Artificial sweeteners, which can have negative effects on health, can contain ingredients like:

Research also shows that sugar alcohols are hard for the body to absorb, especially in people with IBS, causing:

  • gas
  • digestive discomfort
  • laxative effects

Common sugar alcohols that may cause IBS symptoms include:

  • sorbitol
  • mannitol

Reading the ingredient labels of any sugar-free products will help you avoid these compounds.

Chocolate bars and chocolate candy can trigger IBS because they’re typically high in fat and sugar and commonly contain lactose and caffeine. Some people experience constipation after eating chocolate.

There are some vegan options for chocolate lovers that people with IBS often find to be more tolerable.

Alcoholic drinks are a common trigger for people with IBS. This is because of the way the body digests alcohol. Also, alcohol can lead to dehydration, which can affect digestion.

Beer is an especially risky option because it often contains gluten, and wines and mixed drinks can contain high amounts of sugar.

Limiting alcoholic beverages may help reduce symptoms related to IBS. If you choose to drink alcohol, consider a gluten-free beer or a drink mixed with plain seltzer and without artificial sweeteners or added sugar.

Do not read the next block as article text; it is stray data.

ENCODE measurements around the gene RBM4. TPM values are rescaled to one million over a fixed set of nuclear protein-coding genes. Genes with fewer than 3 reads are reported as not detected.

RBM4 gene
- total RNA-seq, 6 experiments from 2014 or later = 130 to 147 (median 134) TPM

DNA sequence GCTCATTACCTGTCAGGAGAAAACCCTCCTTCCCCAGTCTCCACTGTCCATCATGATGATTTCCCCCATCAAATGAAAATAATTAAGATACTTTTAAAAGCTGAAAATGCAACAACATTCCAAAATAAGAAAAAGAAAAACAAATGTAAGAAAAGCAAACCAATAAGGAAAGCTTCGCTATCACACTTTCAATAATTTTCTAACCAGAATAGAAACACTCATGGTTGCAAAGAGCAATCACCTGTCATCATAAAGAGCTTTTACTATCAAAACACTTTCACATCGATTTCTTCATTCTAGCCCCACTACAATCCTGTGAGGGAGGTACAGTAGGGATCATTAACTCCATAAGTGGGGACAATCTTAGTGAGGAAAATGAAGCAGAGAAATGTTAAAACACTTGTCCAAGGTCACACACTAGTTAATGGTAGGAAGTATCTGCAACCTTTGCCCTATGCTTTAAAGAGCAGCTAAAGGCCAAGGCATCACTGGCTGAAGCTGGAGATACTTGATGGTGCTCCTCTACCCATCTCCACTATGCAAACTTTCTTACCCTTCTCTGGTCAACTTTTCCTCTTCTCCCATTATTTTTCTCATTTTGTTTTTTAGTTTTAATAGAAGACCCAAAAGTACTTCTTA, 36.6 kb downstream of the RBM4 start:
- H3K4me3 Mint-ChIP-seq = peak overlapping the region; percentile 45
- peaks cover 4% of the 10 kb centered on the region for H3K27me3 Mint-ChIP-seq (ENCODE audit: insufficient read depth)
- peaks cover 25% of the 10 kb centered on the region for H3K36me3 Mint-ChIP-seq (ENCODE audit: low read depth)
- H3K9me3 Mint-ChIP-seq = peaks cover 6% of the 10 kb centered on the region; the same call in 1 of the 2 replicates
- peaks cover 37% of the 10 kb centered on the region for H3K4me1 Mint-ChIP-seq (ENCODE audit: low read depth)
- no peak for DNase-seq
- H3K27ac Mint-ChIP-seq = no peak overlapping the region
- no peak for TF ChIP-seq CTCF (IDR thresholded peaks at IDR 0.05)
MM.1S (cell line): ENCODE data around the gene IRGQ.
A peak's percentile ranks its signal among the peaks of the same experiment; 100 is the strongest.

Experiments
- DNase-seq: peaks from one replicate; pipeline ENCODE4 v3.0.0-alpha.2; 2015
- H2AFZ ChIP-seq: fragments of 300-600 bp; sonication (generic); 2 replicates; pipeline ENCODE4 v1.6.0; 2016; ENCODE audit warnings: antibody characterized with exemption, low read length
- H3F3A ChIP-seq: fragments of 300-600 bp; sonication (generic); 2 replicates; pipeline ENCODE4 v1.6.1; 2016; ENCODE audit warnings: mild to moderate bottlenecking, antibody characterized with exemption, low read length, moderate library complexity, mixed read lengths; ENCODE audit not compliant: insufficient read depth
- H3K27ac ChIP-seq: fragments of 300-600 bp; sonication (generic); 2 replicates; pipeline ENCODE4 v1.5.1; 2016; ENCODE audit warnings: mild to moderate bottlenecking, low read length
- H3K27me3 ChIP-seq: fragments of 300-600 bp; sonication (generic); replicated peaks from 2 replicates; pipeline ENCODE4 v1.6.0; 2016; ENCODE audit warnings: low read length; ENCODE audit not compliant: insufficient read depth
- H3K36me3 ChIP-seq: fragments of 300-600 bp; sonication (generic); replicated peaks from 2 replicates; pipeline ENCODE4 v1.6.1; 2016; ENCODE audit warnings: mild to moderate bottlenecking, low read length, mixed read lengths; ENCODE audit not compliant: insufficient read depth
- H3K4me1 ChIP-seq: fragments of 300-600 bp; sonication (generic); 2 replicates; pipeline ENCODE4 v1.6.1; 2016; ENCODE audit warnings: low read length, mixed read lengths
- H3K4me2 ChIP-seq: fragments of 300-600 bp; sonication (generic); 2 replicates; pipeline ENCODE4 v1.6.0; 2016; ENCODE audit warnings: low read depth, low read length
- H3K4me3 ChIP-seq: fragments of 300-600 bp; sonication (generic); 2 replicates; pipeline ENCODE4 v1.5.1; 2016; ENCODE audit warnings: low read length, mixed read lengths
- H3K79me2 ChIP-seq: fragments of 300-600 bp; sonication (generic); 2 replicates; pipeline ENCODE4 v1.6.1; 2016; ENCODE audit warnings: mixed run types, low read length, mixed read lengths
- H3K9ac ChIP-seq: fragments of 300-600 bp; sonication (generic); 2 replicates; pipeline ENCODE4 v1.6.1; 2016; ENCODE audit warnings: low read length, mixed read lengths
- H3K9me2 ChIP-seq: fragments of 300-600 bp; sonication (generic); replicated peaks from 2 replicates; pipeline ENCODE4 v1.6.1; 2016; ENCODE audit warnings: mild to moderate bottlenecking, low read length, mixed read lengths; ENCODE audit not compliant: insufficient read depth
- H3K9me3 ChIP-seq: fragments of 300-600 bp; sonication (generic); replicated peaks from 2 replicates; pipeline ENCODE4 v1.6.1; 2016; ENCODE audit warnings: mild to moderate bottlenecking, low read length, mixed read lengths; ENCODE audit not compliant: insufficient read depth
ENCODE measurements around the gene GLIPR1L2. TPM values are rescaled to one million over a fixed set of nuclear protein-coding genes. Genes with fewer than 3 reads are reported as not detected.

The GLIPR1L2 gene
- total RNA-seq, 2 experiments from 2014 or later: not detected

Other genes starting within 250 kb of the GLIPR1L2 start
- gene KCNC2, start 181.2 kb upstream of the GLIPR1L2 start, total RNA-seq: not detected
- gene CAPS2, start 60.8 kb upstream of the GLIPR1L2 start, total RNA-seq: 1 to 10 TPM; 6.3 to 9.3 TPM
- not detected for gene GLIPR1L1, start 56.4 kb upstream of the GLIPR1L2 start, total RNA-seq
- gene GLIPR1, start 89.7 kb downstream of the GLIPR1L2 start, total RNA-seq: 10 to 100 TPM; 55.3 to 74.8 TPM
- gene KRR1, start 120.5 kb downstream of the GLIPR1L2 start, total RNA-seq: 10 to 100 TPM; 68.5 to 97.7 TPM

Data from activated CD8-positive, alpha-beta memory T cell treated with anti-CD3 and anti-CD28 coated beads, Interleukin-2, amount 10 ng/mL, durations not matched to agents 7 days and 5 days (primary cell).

Garlic and onions are great flavoring agents in your food, but they can also be difficult for your intestines to break down, which causes gas.

Painful gas and cramping can result from raw garlic and onions, and even cooked versions of these foods can be triggers.

Broccoli and cauliflower are difficult for the body to digest — which is why they may trigger symptoms in those with IBS.

When your intestine breaks these foods down, it causes gas, and at times, constipation, even for people without IBS.

Cooking vegetables makes them easier to digest, so try roasting or sautéing broccoli and cauliflower if eating them raw bothers your digestive system.

Many doctors recommend that people with IBS follow the low FODMAP diet. This diet focuses on limiting foods rich in certain types of carbohydrates.